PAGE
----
The  Radcliffle Camera is a building of Oxford University, designed by James Gibbs in neo-classical style and built in 1737–49 to house the Radcliffe Science Library.

We visited the Ashmolian Museum again as it is such a special place and huge so it will take many visits to experience it all. In particular Mike wants to photograph the Alfred jewel. It is a piece of Anglo-Saxon goldsmithing work made of enamel and quartz enclosed in gold. It was discovered in 1693 and has been dated to the late 9th century in the reign of Alfred the Great. The display of contemporary stump work embroideries were quite facinating and something we have never seen before.

We also visited the ‘Treasures of the Weston Library’ again. Its treasures have changed since last time we visited and we enjoyed the variey of special books. There was a lovely display of botanical and zoological drawings, the Magna Carta, as well as Rosa angelicana, a beautiful illuminated manuscript. The display of ‘Paint by Numbers’ by Ferdinand Bauer was especially amazing. He would go into the field and make fantastic pencil drawing of plants and animals carefully numbering the pictures to donate the colour. On retruning to his workshop he would then produce the finished drawing using his colour system.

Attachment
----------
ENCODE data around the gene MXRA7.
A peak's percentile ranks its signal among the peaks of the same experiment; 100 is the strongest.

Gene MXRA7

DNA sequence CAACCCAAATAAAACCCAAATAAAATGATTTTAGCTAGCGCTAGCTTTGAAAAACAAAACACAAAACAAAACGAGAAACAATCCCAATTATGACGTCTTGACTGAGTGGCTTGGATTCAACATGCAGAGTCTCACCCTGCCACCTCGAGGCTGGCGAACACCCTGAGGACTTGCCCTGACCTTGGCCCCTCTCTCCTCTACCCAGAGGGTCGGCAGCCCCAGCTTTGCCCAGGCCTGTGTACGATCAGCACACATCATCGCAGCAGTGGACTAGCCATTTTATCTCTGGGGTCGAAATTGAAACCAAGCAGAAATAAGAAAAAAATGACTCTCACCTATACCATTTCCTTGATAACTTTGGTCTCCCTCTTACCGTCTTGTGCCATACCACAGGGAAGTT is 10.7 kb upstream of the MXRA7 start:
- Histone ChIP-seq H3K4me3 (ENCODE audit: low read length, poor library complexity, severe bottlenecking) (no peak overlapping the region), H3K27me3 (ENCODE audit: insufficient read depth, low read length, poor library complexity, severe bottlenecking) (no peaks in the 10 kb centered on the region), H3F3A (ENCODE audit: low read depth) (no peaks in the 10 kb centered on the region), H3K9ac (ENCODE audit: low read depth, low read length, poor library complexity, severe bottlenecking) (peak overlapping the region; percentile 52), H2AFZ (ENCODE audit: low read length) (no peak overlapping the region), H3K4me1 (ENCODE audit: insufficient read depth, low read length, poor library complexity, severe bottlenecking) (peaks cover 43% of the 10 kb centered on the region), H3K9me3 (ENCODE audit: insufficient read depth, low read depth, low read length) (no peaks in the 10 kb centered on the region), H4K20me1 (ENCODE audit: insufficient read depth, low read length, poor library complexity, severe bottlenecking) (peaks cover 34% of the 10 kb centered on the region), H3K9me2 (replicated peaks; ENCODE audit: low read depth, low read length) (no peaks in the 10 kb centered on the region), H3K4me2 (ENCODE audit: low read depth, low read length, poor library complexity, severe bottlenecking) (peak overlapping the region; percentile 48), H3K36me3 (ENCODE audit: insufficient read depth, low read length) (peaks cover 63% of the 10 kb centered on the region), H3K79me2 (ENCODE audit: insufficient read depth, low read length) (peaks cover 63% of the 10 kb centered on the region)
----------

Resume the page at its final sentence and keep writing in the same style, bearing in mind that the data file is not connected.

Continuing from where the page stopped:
We also visited the Universirty Church of St Mary the Virgin which had some amazing stained glass windows and St Michael at the North Gate. St Michael’s has a fantastic gilded reredos with St Frideswide the patron saint of Oxford. St Frideswide was an English princess and the first abbess of the Oxford double monastery. She is also one of  the princesses, Mike and I researched last year for Westminster Abbey.